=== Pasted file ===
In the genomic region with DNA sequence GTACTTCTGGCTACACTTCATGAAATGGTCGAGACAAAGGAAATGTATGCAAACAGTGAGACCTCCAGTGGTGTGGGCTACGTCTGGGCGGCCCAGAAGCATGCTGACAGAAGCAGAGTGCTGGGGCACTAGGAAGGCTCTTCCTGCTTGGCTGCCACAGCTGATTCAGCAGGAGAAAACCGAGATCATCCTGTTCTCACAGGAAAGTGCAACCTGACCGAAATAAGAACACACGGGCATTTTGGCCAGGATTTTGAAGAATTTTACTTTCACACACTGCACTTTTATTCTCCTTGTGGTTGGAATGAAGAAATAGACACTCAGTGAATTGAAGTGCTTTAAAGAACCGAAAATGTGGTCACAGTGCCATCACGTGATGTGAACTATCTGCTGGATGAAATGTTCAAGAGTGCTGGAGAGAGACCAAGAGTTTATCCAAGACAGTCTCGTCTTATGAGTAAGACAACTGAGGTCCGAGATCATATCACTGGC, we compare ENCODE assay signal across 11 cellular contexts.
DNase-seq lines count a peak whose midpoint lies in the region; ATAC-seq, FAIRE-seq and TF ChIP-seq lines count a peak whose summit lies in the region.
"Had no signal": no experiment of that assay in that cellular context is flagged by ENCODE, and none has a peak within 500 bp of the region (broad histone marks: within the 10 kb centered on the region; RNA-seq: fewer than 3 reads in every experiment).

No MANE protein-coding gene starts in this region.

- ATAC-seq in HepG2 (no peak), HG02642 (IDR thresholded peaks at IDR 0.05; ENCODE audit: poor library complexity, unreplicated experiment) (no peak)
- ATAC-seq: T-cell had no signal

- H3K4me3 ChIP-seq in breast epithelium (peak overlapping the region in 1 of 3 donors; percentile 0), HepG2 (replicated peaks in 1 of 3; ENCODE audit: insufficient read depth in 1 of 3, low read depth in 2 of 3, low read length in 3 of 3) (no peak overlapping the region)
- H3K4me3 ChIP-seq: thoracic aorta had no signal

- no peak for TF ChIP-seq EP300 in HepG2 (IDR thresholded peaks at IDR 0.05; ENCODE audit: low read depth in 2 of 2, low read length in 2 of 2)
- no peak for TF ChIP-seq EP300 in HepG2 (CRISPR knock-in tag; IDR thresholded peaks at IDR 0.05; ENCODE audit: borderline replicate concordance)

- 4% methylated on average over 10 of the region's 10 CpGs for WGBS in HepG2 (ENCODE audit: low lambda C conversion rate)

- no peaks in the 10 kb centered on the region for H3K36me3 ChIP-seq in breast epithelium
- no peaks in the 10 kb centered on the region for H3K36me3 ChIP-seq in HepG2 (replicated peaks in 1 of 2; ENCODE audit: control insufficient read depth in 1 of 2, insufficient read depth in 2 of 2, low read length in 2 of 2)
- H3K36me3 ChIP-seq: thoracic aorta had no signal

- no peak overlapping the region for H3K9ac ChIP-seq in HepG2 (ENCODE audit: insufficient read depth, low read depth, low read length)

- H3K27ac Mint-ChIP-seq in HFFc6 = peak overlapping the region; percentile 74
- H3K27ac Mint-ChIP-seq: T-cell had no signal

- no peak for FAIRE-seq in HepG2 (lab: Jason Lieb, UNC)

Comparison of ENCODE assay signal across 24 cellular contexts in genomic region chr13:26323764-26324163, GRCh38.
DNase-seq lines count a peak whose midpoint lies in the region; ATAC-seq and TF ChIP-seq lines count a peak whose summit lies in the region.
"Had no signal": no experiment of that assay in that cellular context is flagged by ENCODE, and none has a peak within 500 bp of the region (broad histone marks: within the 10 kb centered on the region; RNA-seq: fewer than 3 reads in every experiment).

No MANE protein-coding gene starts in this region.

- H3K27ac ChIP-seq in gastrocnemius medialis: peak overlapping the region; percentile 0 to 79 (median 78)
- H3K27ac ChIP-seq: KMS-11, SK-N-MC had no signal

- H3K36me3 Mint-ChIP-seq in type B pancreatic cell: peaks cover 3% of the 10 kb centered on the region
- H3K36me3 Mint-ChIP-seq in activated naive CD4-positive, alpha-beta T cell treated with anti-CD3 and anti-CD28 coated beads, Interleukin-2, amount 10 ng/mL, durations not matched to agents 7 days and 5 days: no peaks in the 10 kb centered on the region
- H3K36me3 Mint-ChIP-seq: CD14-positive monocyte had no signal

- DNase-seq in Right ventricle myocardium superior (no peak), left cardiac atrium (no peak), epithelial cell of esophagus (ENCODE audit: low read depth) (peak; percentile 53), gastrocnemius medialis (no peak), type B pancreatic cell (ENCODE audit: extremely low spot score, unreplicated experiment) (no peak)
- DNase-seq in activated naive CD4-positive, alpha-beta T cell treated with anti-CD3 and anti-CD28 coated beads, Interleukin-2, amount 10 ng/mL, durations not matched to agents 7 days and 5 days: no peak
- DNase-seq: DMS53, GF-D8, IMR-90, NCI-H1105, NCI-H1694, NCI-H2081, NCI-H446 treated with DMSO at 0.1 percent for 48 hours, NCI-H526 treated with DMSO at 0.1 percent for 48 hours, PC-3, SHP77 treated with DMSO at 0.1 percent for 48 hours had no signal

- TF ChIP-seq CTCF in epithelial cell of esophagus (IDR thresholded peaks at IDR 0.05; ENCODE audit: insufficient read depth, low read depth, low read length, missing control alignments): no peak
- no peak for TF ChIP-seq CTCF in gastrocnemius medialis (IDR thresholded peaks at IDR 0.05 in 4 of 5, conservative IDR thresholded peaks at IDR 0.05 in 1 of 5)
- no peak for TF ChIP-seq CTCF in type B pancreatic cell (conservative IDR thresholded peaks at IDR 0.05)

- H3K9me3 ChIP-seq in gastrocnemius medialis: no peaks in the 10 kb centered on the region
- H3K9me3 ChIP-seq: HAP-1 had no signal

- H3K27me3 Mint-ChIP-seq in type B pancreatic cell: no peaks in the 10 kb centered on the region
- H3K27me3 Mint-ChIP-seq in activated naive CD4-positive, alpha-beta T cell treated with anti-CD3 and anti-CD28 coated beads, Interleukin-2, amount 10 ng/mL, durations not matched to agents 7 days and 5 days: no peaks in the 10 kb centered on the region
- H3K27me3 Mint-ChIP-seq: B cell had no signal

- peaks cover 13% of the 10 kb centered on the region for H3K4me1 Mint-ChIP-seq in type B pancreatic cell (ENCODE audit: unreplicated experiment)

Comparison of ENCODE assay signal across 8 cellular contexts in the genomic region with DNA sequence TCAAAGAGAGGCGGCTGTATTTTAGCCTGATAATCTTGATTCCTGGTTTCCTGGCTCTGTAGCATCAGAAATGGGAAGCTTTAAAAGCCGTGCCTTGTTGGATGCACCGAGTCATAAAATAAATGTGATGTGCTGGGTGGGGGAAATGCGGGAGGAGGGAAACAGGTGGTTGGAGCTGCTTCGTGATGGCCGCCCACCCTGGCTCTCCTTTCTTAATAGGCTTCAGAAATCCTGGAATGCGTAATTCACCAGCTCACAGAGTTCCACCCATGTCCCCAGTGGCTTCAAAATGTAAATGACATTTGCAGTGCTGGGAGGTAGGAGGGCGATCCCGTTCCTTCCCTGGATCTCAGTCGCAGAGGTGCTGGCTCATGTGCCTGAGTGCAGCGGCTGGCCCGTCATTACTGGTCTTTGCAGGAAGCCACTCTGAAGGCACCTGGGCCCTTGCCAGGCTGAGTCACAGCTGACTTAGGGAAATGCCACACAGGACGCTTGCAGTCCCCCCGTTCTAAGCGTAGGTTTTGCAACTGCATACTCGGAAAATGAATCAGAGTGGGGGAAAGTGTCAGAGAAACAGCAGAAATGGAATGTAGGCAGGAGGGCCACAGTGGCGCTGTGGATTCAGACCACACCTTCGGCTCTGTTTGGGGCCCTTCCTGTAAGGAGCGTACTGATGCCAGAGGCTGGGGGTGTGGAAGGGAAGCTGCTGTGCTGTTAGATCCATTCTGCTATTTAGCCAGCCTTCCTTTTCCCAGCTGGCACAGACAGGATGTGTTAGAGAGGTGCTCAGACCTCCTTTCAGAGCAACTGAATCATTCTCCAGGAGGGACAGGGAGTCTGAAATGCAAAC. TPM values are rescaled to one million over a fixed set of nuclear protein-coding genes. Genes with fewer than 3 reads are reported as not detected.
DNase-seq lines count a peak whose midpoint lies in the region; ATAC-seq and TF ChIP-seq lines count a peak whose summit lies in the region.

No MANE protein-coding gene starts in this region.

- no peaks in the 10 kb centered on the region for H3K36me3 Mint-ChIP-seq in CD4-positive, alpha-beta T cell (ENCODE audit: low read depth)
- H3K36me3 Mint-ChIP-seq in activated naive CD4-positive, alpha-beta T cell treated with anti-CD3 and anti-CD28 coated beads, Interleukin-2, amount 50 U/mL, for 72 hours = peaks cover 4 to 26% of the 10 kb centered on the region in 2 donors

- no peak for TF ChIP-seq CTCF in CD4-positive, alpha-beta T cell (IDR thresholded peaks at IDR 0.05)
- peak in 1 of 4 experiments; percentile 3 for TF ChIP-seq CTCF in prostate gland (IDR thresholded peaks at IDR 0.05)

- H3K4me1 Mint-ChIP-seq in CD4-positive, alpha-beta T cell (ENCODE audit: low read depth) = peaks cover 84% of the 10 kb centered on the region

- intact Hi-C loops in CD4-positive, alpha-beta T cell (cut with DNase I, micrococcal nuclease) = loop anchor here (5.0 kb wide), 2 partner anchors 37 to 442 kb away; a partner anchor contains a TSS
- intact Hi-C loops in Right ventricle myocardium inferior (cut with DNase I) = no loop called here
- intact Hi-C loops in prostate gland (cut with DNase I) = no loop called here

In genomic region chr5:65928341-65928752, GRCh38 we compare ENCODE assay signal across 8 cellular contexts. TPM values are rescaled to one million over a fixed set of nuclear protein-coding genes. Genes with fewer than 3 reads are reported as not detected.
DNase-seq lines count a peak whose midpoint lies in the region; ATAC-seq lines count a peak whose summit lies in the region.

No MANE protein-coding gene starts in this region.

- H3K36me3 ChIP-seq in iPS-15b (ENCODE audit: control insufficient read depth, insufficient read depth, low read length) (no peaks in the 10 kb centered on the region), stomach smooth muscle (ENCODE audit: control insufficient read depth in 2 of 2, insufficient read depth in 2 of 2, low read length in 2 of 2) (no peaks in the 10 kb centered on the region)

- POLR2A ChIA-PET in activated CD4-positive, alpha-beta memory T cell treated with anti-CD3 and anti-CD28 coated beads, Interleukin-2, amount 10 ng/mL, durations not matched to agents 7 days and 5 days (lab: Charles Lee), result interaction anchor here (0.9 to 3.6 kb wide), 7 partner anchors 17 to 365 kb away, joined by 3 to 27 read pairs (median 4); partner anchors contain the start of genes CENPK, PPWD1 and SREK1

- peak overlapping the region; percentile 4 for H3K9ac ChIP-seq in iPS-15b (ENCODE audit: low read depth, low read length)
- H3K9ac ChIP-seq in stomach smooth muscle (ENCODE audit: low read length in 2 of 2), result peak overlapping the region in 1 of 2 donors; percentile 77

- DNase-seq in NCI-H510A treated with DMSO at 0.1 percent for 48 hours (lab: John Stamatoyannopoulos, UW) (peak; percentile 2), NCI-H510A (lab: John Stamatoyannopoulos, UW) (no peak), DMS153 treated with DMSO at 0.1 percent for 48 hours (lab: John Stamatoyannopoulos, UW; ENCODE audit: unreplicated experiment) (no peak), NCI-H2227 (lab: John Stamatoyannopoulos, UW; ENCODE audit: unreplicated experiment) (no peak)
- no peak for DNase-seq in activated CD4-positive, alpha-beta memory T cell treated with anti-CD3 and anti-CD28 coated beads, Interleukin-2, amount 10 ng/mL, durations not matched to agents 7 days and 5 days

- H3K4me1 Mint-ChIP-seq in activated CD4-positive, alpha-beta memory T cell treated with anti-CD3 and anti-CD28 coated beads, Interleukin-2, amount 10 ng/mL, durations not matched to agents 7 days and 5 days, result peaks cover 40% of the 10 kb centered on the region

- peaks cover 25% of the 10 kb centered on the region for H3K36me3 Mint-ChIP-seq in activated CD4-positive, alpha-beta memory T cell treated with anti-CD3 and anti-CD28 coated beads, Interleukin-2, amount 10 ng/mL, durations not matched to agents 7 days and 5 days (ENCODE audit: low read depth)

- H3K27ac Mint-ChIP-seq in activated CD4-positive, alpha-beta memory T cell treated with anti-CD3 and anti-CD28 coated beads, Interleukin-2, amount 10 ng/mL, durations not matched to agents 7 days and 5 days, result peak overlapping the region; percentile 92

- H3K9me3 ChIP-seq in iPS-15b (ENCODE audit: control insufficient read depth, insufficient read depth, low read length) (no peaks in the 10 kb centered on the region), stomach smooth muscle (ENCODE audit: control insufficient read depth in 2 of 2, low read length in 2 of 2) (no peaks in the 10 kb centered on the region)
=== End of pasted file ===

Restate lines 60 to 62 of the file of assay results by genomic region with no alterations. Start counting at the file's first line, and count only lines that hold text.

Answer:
- H3K4me1 Mint-ChIP-seq in activated CD4-positive, alpha-beta memory T cell treated with anti-CD3 and anti-CD28 coated beads, Interleukin-2, amount 10 ng/mL, durations not matched to agents 7 days and 5 days, result peaks cover 40% of the 10 kb centered on the region

- peaks cover 25% of the 10 kb centered on the region for H3K36me3 Mint-ChIP-seq in activated CD4-positive, alpha-beta memory T cell treated with anti-CD3 and anti-CD28 coated beads, Interleukin-2, amount 10 ng/mL, durations not matched to agents 7 days and 5 days (ENCODE audit: low read depth)

- H3K27ac Mint-ChIP-seq in activated CD4-positive, alpha-beta memory T cell treated with anti-CD3 and anti-CD28 coated beads, Interleukin-2, amount 10 ng/mL, durations not matched to agents 7 days and 5 days, result peak overlapping the region; percentile 92